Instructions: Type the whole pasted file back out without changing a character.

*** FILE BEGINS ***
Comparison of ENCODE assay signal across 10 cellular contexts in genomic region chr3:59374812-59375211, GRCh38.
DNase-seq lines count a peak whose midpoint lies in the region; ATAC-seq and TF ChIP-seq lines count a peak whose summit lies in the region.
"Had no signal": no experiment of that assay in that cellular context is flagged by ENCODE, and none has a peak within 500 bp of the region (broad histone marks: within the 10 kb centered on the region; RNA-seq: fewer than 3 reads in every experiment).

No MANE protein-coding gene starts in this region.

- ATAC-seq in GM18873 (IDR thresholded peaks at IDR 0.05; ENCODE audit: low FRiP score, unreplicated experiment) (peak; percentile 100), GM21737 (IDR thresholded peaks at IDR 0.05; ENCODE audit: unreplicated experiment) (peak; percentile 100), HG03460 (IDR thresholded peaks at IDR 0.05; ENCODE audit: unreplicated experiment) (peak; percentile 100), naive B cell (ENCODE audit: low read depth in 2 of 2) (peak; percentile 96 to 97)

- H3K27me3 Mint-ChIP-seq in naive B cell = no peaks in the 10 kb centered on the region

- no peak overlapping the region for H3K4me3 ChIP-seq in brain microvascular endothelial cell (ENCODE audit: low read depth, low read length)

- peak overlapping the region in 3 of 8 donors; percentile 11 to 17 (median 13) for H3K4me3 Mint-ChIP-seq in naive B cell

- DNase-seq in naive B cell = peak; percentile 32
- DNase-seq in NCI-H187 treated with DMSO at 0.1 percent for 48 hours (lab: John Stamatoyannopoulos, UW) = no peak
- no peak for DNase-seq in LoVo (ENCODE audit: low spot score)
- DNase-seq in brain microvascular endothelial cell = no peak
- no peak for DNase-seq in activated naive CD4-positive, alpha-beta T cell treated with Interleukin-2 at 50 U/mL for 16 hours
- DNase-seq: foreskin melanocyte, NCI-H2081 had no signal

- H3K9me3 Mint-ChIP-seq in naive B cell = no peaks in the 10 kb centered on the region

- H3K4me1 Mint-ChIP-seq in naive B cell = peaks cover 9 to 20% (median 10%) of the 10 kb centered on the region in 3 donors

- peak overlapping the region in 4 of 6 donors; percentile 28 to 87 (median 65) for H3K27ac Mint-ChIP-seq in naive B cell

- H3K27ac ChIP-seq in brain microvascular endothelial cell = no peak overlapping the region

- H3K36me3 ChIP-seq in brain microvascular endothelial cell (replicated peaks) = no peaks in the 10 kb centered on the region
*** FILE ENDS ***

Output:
Comparison of ENCODE assay signal across 10 cellular contexts in genomic region chr3:59374812-59375211, GRCh38.
DNase-seq lines count a peak whose midpoint lies in the region; ATAC-seq and TF ChIP-seq lines count a peak whose summit lies in the region.
"Had no signal": no experiment of that assay in that cellular context is flagged by ENCODE, and none has a peak within 500 bp of the region (broad histone marks: within the 10 kb centered on the region; RNA-seq: fewer than 3 reads in every experiment).

No MANE protein-coding gene starts in this region.

- ATAC-seq in GM18873 (IDR thresholded peaks at IDR 0.05; ENCODE audit: low FRiP score, unreplicated experiment) (peak; percentile 100), GM21737 (IDR thresholded peaks at IDR 0.05; ENCODE audit: unreplicated experiment) (peak; percentile 100), HG03460 (IDR thresholded peaks at IDR 0.05; ENCODE audit: unreplicated experiment) (peak; percentile 100), naive B cell (ENCODE audit: low read depth in 2 of 2) (peak; percentile 96 to 97)

- H3K27me3 Mint-ChIP-seq in naive B cell = no peaks in the 10 kb centered on the region

- no peak overlapping the region for H3K4me3 ChIP-seq in brain microvascular endothelial cell (ENCODE audit: low read depth, low read length)

- peak overlapping the region in 3 of 8 donors; percentile 11 to 17 (median 13) for H3K4me3 Mint-ChIP-seq in naive B cell

- DNase-seq in naive B cell = peak; percentile 32
- DNase-seq in NCI-H187 treated with DMSO at 0.1 percent for 48 hours (lab: John Stamatoyannopoulos, UW) = no peak
- no peak for DNase-seq in LoVo (ENCODE audit: low spot score)
- DNase-seq in brain microvascular endothelial cell = no peak
- no peak for DNase-seq in activated naive CD4-positive, alpha-beta T cell treated with Interleukin-2 at 50 U/mL for 16 hours
- DNase-seq: foreskin melanocyte, NCI-H2081 had no signal

- H3K9me3 Mint-ChIP-seq in naive B cell = no peaks in the 10 kb centered on the region

- H3K4me1 Mint-ChIP-seq in naive B cell = peaks cover 9 to 20% (median 10%) of the 10 kb centered on the region in 3 donors

- peak overlapping the region in 4 of 6 donors; percentile 28 to 87 (median 65) for H3K27ac Mint-ChIP-seq in naive B cell

- H3K27ac ChIP-seq in brain microvascular endothelial cell = no peak overlapping the region

- H3K36me3 ChIP-seq in brain microvascular endothelial cell (replicated peaks) = no peaks in the 10 kb centered on the region